One reason some market analysts are warning gold investors to use discretion at current levels is that the market could soon start preparing for what is expected to be the Federal Reserve’s fourth rate hike of the year in December.
Historically, gold prices tend to suffer ahead of a potential rate hike as bond yields move higher and the U.S. dollar strengthens. Currently, the market is pricing in a67% chance of a rate hike. Although expectations are down from 80% last week, expectations are still high for another rate hike.
“Through most of the year, gold has been weak because of strong fundamental reasons and those haven’t gone away as we expect the Fed to raise interest rates again in December, said Razaqzada.
Commodity analysts at Capital Economics said that interest rate expectations could come to the forefront and weigh on gold next week following the release of October’s nonfarm payrolls report Friday.
“If we are right and next Friday’s U.S. employment report is strong, gold could come off its recent highs,” they said.
Despite strong expectations for another move up in interest rates, Vecchio said that he doesn’t think this is a significant factor for the gold market.
“Traders are looking at gold knowing that interest rates are moving higher, but the Fed has outlined a fairly hawkish path for interest rates that some are now thinking are not realistic,” he said. “Because the Fed is so hawkish, the only move they can now make is dovish.”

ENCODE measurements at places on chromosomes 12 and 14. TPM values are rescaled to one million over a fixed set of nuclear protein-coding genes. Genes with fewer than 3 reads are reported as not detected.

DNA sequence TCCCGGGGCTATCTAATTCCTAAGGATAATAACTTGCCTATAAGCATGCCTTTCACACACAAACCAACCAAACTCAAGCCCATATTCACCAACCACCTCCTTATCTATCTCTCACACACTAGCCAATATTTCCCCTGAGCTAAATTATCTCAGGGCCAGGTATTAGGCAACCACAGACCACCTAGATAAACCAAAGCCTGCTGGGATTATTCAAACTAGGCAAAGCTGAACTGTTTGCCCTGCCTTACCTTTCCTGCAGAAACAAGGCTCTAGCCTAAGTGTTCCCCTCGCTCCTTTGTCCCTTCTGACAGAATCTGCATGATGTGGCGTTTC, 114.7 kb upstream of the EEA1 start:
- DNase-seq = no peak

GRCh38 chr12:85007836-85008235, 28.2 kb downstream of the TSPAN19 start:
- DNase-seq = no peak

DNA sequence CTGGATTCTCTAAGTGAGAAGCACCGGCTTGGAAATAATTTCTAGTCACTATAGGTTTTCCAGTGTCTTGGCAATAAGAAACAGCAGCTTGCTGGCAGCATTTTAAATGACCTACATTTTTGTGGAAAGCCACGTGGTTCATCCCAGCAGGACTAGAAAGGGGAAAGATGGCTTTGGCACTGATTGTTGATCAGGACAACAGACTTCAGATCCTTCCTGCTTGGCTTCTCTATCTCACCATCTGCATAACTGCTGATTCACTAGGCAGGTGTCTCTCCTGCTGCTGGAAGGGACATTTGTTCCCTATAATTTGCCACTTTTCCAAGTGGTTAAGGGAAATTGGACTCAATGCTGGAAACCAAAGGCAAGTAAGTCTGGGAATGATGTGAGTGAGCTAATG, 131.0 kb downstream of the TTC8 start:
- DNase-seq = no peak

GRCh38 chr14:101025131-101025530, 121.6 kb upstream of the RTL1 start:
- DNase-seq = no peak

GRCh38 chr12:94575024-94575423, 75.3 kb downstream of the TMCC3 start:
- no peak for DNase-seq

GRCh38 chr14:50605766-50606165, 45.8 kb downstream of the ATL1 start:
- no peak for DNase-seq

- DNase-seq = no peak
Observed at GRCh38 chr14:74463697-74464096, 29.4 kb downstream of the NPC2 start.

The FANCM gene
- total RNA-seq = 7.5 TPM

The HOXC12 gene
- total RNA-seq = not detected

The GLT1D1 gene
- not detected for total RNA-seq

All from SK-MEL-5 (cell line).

U.S. Growth Solid, But Cracks Are Spreading
Economists have noted that Friday’s third-quarter Gross Domestic Product continues to support a December rate hike as the U.S. economy grew a solid 3.5% between July and September. However, economists also noted that there are some growing warning signs in the market.
Economists noted that business investment in the third quarter was relatively flat and residential investment dropped 4%, adding to further weakness in the housing sector. Exports were also down as imports grew, creating an overall drag on the economy.
“Overall, fiscal stimulus is keeping headline GDP growth strong for now. But that boost will eventually fade and higher interest rates will weigh more heavily, which is why we expect GDP growth to slow below 2% next year. That in turn should prompt the Fed to stop raising rates by the middle of 2019, sooner than markets or Fed officials themselves anticipate,” Michael Pearce, senior U.S. economist in a research note published Friday.
Key Levels To Watch
With momentum still firmly on gold’s side, analysts say the critical level to watch in the near-term will be the $1,260 an ounce level, which represents the July high.
“If gold can get back above the July high then I think we need to look at $1,300 as a target again,” said Vecchio.
The Final Say
After a relatively quiet week for economic data, the docket picks up next week with the release of important economic reports.
The reports start Tuesday with the release of October consumer confidence, followed Wednesday by private-sector employment data. The markets will also receive manufacturing sentiment data.
Finally, the week ends with the release of the government official employment report.